Written by Danny Bryer is Director of Sales, Marketing and Revenue for the Protea Hospitality Group, which is the largest hotel company on the African continent.
The hospitality industry in Africa stands at the precipice of a development tsunami that in the next five years will, at a conservative estimate, create in the region of 200,000 new hotel rooms to serve a domestic, trans-continental and international market that has an ever-growing appetite for the region.
For a quick snapshot, consider the October 2013 data released by STR Global, the company that provides hotel statistical information covering performance data, forecasts, annual profitability, pipeline and census information from around the world. According to their Middle East/Africa hotel development pipeline data, there are 493 hotels being built or in the final planning phase, that in the medium term will create nearly 120,000 additional rooms.
This excludes the hundreds of hotels that are in the early planning stages in sub-Saharan Africa, a region that is seen as an increasingly attractive development prospect as global uncertainty prevails about the Arab Spring.
But why are the largest international hospitality brands so keen to expand into Africa, including Marriott International that’s in the process of adding the Protea Hospitality Group to massively bulk up its presence on the continent.
According to the United Nations World Tourism Organisation, Africa saw approximately 52 million international tourist arrivals last year, a six per cent increase from the previous year. In 2012 Africa’s revenue from tourism increased by 2.8 per cent to US$34 billion, which is a desirable pie in anyone’s book.
But as with everything financial, the hospitality industry can’t be viewed in isolation in the African context, because everything rides on the fact that Africa’s recent economic growth and prosperity will continue.
According to the UN Commission for Africa, over the past decade greater stability, sound macroeconomic policies, improved terms of trade and blossoming partnerships with emerging economies have widened the economic policy space of African policy makers.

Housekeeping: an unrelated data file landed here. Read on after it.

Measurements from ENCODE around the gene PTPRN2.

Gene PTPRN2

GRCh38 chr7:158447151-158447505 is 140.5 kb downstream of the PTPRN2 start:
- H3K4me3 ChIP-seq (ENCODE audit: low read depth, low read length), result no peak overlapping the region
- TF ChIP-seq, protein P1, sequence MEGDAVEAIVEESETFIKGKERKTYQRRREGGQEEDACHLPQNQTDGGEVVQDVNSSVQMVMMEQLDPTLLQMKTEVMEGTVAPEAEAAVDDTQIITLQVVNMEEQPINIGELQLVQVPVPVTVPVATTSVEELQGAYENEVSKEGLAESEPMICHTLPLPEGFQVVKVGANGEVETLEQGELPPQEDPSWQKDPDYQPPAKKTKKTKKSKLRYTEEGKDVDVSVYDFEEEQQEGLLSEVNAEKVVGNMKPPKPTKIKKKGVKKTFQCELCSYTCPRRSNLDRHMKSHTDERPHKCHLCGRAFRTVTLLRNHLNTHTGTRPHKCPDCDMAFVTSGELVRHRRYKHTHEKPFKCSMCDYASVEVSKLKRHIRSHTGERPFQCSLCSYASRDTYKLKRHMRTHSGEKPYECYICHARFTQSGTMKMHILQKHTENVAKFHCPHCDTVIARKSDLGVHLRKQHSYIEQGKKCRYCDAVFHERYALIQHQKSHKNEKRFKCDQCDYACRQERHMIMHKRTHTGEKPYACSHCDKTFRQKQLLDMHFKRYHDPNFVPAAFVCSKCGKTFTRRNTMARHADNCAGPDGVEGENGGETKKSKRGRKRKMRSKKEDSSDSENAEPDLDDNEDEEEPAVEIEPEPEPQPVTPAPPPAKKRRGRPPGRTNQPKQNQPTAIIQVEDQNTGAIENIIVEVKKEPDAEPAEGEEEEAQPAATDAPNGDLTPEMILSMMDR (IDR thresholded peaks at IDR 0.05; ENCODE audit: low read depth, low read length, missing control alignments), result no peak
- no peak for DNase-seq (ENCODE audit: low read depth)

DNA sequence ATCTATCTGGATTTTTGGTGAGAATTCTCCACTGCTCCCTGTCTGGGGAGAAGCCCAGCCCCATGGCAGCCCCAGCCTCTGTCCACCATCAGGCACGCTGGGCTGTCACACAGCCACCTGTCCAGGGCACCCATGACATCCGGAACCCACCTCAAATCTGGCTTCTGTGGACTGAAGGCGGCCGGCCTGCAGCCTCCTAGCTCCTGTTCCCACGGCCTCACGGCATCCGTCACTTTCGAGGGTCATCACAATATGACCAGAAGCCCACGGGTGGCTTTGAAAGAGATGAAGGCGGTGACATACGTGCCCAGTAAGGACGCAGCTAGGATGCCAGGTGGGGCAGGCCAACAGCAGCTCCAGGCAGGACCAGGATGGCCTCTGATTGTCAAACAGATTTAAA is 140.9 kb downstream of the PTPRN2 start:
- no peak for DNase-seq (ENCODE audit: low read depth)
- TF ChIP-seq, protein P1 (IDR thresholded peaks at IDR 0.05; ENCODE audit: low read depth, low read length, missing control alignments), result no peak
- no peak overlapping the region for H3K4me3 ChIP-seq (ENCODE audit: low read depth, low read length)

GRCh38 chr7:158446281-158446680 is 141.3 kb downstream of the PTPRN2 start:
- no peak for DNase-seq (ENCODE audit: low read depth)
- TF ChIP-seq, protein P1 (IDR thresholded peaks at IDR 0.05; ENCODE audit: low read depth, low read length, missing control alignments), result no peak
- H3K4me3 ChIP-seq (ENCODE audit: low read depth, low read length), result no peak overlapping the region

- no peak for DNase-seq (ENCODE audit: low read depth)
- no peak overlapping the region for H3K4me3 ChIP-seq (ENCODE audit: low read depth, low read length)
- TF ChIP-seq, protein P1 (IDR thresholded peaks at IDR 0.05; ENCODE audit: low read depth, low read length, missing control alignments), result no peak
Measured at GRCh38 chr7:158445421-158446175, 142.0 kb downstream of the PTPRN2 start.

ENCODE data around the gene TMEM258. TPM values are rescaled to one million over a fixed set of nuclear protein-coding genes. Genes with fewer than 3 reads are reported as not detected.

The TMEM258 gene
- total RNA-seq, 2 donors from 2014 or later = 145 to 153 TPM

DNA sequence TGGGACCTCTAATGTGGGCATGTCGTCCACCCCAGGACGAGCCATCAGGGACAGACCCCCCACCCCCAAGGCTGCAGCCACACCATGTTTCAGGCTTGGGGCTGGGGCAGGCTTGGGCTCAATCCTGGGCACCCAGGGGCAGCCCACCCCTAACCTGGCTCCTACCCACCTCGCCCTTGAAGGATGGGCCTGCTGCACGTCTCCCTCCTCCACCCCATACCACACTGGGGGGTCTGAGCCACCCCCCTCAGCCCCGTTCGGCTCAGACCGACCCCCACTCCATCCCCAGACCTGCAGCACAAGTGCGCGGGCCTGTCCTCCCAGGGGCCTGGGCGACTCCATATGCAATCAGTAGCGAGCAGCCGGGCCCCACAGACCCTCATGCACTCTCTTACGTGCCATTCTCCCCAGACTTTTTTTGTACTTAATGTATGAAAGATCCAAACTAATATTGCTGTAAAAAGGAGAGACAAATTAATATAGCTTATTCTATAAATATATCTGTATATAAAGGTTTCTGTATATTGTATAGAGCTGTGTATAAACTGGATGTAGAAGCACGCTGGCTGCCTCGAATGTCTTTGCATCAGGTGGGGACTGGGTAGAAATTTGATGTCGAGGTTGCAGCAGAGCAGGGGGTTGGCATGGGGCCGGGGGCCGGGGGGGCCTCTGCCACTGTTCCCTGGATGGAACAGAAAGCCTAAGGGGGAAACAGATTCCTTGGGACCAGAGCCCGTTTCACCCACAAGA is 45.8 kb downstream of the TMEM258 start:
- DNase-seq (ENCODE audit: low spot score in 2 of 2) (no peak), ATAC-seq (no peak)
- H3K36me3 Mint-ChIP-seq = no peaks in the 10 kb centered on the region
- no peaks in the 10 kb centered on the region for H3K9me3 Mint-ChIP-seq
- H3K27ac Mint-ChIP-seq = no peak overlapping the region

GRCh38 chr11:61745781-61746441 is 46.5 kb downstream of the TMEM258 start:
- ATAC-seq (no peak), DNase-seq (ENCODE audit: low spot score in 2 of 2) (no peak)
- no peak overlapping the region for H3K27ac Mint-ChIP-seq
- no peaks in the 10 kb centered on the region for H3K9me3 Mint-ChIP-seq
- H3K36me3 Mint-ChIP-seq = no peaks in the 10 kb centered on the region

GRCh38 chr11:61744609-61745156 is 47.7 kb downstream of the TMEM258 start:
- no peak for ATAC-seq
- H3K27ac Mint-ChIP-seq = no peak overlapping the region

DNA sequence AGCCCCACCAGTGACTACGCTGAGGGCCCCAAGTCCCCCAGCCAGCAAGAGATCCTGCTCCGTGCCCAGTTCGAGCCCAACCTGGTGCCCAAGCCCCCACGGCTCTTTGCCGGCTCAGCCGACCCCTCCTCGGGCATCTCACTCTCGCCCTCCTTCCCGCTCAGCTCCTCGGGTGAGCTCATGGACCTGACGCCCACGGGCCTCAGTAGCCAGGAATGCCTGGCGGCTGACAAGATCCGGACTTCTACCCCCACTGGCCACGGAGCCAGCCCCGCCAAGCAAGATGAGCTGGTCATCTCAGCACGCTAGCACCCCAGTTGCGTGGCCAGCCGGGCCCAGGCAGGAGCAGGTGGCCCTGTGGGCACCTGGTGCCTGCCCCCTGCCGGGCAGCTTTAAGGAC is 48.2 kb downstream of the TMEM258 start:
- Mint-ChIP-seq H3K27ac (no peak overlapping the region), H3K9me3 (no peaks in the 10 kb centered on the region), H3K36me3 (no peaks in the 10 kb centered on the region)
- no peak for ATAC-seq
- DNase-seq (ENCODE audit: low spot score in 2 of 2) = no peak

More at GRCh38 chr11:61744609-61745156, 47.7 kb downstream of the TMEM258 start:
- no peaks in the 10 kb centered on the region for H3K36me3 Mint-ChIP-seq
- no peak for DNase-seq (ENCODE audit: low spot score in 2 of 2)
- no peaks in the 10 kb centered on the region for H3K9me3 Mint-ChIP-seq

In other words, African nations have more freedom than ever before to determine their own development paths.
The Commission has said that Africa’s economic growth is in fact still accelerating, with a projected growth of 5.3 percent in 2014 based on “the expansion of agricultural production, robust growth in services and a rise in oil production and mining”. Exports are also expected to grow, says the Commission, along with a resurgence in domestic demand driven by consumption and investment.
This is, in turn, creating a new middle class of millions of people in countries across the continent; consumers with disposable income who will travel for business and pleasure.
Currently the Protea Hospitality Group is the largest hotel group in Africa with approximately 120 Protea Hotels and African Pride Hotels in eight sub-Saharan countries.
As a company created and developed on this continent, we’ve had a head start in terms of growing quality hospitality, and all of these economic factors collectively tell us we have chosen the smart expansion option, which is to focus exclusively on business development and job creation in Africa, where we currently directly employ more than 15,000 people.
Among the markets that we see as key critical to rapid hospitality investment in the medium term are Nigeria, Ghana, Uganda, Zambia, Kenya, Angola, Tanzania and Malawi, which we predict will see a surge in business travel in the next five years in line with their projected economic progression.
Africa is at a crucial development crossroads, though, and how countries and regions choose their economic partners will massively influence the nature and sustainability of true economic growth.
Perhaps most fundamental is that the continent should no longer stand cap in hand when negotiating trade and/or “aid” with so-called developed nations, which have in recent years been airing more economic dirty laundry than anyone ever believed was possible.
Numerous “developed” countries have been ruined financially or come very close to it, leaving in their wake devastation on a scale that has shaken the very foundations of the world economy.
So perhaps Africa should be seeking like-minded partners to lay a solid foundation for development in the next decade.
And for inspiration here I return to the UN Economic Commission for Africa, which in a report released this year entitled “Africa-BRICS (the Brazil, Russia, India, China and South African economic alliance of emerging economies) Co-operation: Implications for growth, employment and structural transformation in Africa”, suggests relations with other emerging markets are more widely predicated on mutual benefit and solidarity rather than gift giving or pure commerce.
In other words, when emerging markets play together nobody gets to be the playground bully, so everyone has a good time.
It is absolutely true that current predictions suggest the hospitality industry is set to grow at a rate entirely unprecedented in African history, with billions to be invested in infrastructure and human capital development.
But it is also true that this can only happen if African economies make smart choices now that include sustained development, job creation and identifying those best friends who won’t turn into bullies down the line.